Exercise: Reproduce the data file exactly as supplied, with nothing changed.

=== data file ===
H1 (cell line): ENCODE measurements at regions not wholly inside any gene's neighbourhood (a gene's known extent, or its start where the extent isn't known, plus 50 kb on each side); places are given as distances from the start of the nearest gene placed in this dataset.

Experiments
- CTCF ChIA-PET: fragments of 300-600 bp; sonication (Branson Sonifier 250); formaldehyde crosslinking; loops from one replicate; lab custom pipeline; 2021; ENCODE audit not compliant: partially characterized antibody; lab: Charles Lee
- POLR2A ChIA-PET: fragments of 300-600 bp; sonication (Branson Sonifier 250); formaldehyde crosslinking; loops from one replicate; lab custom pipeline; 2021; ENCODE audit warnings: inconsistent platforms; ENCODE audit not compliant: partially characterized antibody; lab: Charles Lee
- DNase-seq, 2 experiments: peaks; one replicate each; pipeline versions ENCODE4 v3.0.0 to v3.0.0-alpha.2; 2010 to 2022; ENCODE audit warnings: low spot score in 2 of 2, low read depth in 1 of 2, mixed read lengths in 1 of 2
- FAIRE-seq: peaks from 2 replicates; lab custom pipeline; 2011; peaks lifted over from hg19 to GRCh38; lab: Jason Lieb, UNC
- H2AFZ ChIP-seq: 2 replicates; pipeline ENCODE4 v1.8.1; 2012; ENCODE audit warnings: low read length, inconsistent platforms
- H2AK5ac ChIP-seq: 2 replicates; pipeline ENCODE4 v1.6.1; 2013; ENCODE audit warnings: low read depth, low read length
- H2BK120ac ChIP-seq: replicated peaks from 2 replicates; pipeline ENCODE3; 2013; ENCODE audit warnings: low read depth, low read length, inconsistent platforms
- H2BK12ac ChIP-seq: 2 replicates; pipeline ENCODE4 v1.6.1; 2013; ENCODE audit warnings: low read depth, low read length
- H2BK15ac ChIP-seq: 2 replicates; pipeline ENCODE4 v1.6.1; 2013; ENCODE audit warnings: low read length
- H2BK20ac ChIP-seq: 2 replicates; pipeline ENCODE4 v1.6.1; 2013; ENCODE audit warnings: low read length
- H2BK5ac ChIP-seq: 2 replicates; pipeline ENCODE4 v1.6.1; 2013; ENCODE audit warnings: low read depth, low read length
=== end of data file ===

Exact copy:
H1 (cell line): ENCODE measurements at regions not wholly inside any gene's neighbourhood (a gene's known extent, or its start where the extent isn't known, plus 50 kb on each side); places are given as distances from the start of the nearest gene placed in this dataset.

Experiments
- CTCF ChIA-PET: fragments of 300-600 bp; sonication (Branson Sonifier 250); formaldehyde crosslinking; loops from one replicate; lab custom pipeline; 2021; ENCODE audit not compliant: partially characterized antibody; lab: Charles Lee
- POLR2A ChIA-PET: fragments of 300-600 bp; sonication (Branson Sonifier 250); formaldehyde crosslinking; loops from one replicate; lab custom pipeline; 2021; ENCODE audit warnings: inconsistent platforms; ENCODE audit not compliant: partially characterized antibody; lab: Charles Lee
- DNase-seq, 2 experiments: peaks; one replicate each; pipeline versions ENCODE4 v3.0.0 to v3.0.0-alpha.2; 2010 to 2022; ENCODE audit warnings: low spot score in 2 of 2, low read depth in 1 of 2, mixed read lengths in 1 of 2
- FAIRE-seq: peaks from 2 replicates; lab custom pipeline; 2011; peaks lifted over from hg19 to GRCh38; lab: Jason Lieb, UNC
- H2AFZ ChIP-seq: 2 replicates; pipeline ENCODE4 v1.8.1; 2012; ENCODE audit warnings: low read length, inconsistent platforms
- H2AK5ac ChIP-seq: 2 replicates; pipeline ENCODE4 v1.6.1; 2013; ENCODE audit warnings: low read depth, low read length
- H2BK120ac ChIP-seq: replicated peaks from 2 replicates; pipeline ENCODE3; 2013; ENCODE audit warnings: low read depth, low read length, inconsistent platforms
- H2BK12ac ChIP-seq: 2 replicates; pipeline ENCODE4 v1.6.1; 2013; ENCODE audit warnings: low read depth, low read length
- H2BK15ac ChIP-seq: 2 replicates; pipeline ENCODE4 v1.6.1; 2013; ENCODE audit warnings: low read length
- H2BK20ac ChIP-seq: 2 replicates; pipeline ENCODE4 v1.6.1; 2013; ENCODE audit warnings: low read length
- H2BK5ac ChIP-seq: 2 replicates; pipeline ENCODE4 v1.6.1; 2013; ENCODE audit warnings: low read depth, low read length